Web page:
The artificial intelligence (AI) revolution is upon us. You can barely read the paper, watch TV, or see a movie without encountering AI and how it promises to change society. In fact, last month, the President signed an executive order directing the US government to prioritize artificial intelligence in its research and development spending to help drive economic growth and benefit the American people.
Artificial intelligence refers to a suite of computer analysis methods—including machine learning, neural networks, deep learning models, and natural language processing—that can enable machines to function as if possessing human reasoning. With AI, computer systems ingest and analyze vast amounts of data and then “learn” through high-volume repetition how to do the task better and better, “reasoning” or “self-modifying” to improve the analytics that shape the outcome.
That learning process results in some pretty amazing stuff. In the health care field alone, AI can determine the presence or absence of abnormalities in clinical images, predict which patients are at risk for rare disorders, and detect irregular heartbeats.
To make all that happen requires data, massive amounts of data.
But like the computer-era quip, “garbage in, garbage out,” the data need to be good to yield valid analyses. What does “good” mean? Two things:
- The data are accurate, truly representing the underlying phenomena.
- The data are unbiased, i.e., the observations reflect the complete experience and no inherent errors were introduced anywhere along the chain from data capture to coding to processing.
As much as we’d like to think otherwise, we already know data are biased. Human genetic sequences drawn from studies of white males of Northern European descent do not adequately represent the genetic diversity within women or people from other parts of the globe. Image data generated by different X-ray machines might show slight variations depending upon how the machines were calibrated. Electrical pathways collected from neurological studies conducted as recently as a decade ago do not reflect the level of resolution possible today.
So, what can we do?
It doesn’t make sense to throw out existing data and start anew, but it can be misleading to apply AI to data known to be biased. And it can be risky. Bias in underlying data can result in algorithms that propagate the same bias, leading to inaccurate findings.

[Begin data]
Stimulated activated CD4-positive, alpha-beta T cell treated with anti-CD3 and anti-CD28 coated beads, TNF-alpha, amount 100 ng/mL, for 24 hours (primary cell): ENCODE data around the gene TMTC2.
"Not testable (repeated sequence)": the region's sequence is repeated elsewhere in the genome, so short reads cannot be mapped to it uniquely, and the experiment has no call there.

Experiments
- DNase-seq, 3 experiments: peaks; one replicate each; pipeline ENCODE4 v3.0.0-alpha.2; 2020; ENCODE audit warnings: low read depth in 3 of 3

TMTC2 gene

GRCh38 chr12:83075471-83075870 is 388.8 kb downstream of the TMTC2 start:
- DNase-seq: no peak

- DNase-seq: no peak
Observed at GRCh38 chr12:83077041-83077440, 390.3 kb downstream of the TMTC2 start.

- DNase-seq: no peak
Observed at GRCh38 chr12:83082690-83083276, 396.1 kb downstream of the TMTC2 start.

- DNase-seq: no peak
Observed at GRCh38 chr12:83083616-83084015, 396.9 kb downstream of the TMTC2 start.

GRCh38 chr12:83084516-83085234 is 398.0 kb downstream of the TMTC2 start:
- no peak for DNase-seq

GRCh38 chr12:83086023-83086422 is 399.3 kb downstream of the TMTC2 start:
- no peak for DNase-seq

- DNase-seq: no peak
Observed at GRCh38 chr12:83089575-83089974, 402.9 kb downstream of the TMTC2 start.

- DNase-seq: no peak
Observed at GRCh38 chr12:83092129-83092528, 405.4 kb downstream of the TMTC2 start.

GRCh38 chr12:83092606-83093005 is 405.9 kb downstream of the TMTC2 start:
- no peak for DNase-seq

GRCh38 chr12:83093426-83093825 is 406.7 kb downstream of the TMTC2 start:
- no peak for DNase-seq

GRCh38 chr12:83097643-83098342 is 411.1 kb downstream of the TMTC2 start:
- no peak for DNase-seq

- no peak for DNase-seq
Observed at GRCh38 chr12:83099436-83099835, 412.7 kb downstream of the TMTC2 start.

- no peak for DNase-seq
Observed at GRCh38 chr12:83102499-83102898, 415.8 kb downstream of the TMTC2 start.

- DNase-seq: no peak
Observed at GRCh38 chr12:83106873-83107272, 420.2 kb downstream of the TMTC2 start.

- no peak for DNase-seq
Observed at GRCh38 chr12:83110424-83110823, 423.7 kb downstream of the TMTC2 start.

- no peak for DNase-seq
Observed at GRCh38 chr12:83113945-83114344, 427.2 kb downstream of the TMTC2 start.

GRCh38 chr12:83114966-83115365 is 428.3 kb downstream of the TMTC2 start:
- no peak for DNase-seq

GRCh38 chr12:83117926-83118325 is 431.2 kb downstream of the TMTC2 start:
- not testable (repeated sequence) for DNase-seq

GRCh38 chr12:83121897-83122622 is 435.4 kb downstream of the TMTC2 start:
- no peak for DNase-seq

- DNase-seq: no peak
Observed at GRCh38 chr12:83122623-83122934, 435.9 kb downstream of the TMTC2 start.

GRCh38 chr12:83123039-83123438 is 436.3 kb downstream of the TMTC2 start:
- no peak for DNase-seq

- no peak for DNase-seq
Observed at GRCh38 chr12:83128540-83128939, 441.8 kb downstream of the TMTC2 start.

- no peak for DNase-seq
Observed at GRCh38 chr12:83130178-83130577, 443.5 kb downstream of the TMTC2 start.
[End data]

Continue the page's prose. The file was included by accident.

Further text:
That’s why NLM is working to develop computational approaches to account for bias in existing data sets and why we’re investing in this line of research. In fact, we’re actively encouraging grant applications focused on reducing or mitigating gaps and errors in health data research sets.
I have confidence that researchers will crack the puzzle, but until then, let’s look at how the business intelligence community is approaching the issue.
Concerned with reducing the effect of biases in management decision-making, business intelligence specialists have identified strategies to help uncover patterns and probabilities in data sets. They pair these patterns with AI algorithms to create calibration tools informed by human judgment while taking advantage of the algorithms’ power. That same approach might work with biomedical data.
In addition, our colleagues in business now approach data analysis in ways that help detect bias and limit its impact. They:
- invest more human resources in interpreting the results of AI analytics, not relying exclusively on the algorithms;
- challenge decision makers to consider plausible alternative explanations for the generated results; and
- train decision makers to be skeptical and to anticipate aberrant findings.
There’s no reason we can’t adopt that approach in biomedical research.
So, as you read and think more about the potential of artificial intelligence, remember that AI applications are only as good as the data upon which they are trained and built. Remember, too, that the results of an AI-powered analysis should only factor in to the final decision; they should not be the final arbiter of that decision. After all, the findings may sound good, but they may not be real, just an artifact of biased, imperfect data.